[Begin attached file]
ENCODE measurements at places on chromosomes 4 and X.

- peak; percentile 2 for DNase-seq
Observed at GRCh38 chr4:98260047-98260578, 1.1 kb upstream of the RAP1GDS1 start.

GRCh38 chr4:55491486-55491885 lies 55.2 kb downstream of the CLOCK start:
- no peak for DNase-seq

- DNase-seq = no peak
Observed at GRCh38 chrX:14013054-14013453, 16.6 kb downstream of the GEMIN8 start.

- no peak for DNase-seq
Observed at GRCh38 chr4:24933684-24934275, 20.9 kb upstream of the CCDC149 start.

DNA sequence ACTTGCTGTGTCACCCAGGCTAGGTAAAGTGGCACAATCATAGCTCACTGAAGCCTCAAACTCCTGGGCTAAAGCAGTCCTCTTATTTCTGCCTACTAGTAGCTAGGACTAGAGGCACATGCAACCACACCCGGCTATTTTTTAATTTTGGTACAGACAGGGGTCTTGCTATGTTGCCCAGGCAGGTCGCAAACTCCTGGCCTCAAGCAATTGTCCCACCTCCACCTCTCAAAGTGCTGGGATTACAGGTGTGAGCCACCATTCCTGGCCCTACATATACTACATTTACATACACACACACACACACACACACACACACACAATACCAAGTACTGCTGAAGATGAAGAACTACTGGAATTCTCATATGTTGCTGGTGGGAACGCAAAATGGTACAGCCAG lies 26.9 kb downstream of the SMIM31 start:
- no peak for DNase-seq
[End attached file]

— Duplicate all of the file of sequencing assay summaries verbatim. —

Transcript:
ENCODE measurements at places on chromosomes 4 and X.

- peak; percentile 2 for DNase-seq
Observed at GRCh38 chr4:98260047-98260578, 1.1 kb upstream of the RAP1GDS1 start.

GRCh38 chr4:55491486-55491885 lies 55.2 kb downstream of the CLOCK start:
- no peak for DNase-seq

- DNase-seq = no peak
Observed at GRCh38 chrX:14013054-14013453, 16.6 kb downstream of the GEMIN8 start.

- no peak for DNase-seq
Observed at GRCh38 chr4:24933684-24934275, 20.9 kb upstream of the CCDC149 start.

DNA sequence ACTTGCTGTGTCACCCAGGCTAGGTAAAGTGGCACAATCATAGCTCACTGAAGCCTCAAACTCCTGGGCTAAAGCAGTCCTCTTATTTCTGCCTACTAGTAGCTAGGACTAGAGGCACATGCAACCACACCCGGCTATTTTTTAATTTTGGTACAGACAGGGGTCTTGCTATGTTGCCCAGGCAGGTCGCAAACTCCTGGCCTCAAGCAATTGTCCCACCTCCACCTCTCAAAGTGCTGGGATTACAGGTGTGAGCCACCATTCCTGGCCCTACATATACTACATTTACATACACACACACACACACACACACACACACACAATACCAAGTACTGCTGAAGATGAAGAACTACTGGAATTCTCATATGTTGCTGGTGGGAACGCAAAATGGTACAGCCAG lies 26.9 kb downstream of the SMIM31 start:
- no peak for DNase-seq